Fast Facts: Wild horse

Common name: Wild horse or Mustang
Species name: Equus caballus

Did you know?

While caballus’ ancestor was native to North America, the modern-day horse was introduced to this part of the world in the 1500s.


Unlike domestic horses, wild horses have stronger legs. They have hard hooves so they may tolerate many different types of ground conditions. Because wild horses spend their time roaming the terrain, they can look dirty and mangy.

Wild horses come in a variety of colours, such as grey, black and white. However, about half of all wild horses are roan – a reddish-brown – in colour. They grow to an average size of 317 kilograms, although adult stallions can weigh up to 450 kilograms.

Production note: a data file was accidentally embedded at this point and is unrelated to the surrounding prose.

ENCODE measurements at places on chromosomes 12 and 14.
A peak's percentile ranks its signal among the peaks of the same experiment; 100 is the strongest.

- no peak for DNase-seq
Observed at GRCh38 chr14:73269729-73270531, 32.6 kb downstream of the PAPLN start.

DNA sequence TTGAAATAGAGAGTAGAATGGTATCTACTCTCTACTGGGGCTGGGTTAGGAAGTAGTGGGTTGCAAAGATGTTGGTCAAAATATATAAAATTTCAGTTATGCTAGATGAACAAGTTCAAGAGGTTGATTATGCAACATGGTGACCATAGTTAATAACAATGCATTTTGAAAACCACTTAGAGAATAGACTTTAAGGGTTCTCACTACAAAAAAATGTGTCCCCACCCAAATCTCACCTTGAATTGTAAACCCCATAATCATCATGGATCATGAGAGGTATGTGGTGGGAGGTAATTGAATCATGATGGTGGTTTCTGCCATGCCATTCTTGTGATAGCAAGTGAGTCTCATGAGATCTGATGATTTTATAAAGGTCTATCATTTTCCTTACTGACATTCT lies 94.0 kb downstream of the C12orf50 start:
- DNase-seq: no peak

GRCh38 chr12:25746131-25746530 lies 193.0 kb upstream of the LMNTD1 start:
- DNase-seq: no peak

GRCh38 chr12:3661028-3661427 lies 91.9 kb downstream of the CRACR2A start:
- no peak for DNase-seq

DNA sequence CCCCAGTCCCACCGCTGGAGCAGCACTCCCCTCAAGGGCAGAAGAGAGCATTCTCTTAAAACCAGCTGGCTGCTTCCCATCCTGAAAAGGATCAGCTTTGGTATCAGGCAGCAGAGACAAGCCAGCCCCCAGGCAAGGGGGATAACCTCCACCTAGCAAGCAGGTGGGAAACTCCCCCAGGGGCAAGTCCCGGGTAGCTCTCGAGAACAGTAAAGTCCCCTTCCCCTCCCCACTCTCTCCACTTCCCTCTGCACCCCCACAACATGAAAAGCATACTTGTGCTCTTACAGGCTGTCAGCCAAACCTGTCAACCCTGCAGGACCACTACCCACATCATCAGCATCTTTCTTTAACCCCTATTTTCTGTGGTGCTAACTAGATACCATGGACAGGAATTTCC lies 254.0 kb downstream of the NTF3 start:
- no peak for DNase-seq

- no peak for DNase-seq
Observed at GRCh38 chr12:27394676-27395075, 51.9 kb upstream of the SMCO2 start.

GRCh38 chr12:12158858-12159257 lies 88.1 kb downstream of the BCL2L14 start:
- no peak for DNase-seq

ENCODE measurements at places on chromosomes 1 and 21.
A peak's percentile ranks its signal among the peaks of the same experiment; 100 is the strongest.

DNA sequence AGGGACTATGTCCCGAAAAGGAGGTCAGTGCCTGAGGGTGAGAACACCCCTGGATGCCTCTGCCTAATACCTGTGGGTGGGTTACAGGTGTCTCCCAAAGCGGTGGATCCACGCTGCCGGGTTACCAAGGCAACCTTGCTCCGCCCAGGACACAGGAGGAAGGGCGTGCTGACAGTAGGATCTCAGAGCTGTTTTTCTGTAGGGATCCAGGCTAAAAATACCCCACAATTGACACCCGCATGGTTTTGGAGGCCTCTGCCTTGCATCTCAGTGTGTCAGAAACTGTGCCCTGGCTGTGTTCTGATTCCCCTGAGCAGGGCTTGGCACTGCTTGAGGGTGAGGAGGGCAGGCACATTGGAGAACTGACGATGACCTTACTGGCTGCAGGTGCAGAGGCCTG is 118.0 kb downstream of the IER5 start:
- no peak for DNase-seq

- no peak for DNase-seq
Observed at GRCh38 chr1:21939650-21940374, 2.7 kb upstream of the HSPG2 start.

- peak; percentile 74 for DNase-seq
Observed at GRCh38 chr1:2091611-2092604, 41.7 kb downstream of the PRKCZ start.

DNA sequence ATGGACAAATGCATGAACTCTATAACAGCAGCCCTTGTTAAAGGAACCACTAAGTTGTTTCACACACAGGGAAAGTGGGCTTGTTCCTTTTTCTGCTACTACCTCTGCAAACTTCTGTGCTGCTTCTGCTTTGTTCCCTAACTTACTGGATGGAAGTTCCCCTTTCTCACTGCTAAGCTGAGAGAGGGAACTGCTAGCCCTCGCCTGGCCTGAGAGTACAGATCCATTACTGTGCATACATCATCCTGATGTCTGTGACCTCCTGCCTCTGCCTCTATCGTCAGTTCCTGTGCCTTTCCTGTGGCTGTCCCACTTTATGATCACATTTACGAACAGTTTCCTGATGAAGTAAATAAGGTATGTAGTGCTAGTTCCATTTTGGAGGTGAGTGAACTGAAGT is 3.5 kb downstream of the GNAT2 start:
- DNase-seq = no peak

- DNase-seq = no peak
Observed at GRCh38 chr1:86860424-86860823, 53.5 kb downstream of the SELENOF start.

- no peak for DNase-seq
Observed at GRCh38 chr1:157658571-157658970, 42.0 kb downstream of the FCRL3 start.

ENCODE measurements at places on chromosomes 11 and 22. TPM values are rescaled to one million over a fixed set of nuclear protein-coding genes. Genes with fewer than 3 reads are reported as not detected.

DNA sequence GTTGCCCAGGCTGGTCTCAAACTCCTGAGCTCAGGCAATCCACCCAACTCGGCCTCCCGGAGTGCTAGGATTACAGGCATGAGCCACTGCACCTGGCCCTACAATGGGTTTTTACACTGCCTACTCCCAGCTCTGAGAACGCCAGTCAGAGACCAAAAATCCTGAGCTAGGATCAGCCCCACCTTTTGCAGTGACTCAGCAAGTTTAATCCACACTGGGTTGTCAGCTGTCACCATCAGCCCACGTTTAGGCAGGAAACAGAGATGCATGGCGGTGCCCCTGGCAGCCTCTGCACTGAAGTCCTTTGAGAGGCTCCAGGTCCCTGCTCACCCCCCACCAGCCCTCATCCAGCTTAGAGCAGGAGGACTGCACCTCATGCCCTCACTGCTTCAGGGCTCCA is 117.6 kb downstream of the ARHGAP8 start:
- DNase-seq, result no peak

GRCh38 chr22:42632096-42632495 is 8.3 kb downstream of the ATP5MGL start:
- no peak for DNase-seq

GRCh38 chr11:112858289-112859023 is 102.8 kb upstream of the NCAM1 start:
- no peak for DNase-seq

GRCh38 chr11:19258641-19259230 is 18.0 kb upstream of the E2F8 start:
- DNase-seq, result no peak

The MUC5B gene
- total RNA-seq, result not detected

They eat mostly grass, but will feed on leaves, twigs and even tree bark when there is no grass to be found.

When a horse is born, it is called a foal. When it turns two years old, a male is called a colt and a female is called a filly. A colt becomes a stallion about six years later, and fillies become mares.

Wild horses generally stay together in groups, or herds, for protection. A herd is made up of one adult male with a harem of mares and their young. Once another colt comes of age, he must either challenge the dominant stallion or leave the herd. It is the job of the stallion to protect the herd from predators. The stallion stays at the back of the herd to warn the others if an enemy should approach.


The majority of wild horses in Canada are found in the west, but as natural habitat decreases, governments and organizations are creating preserves to try and maintain wild horse populations.

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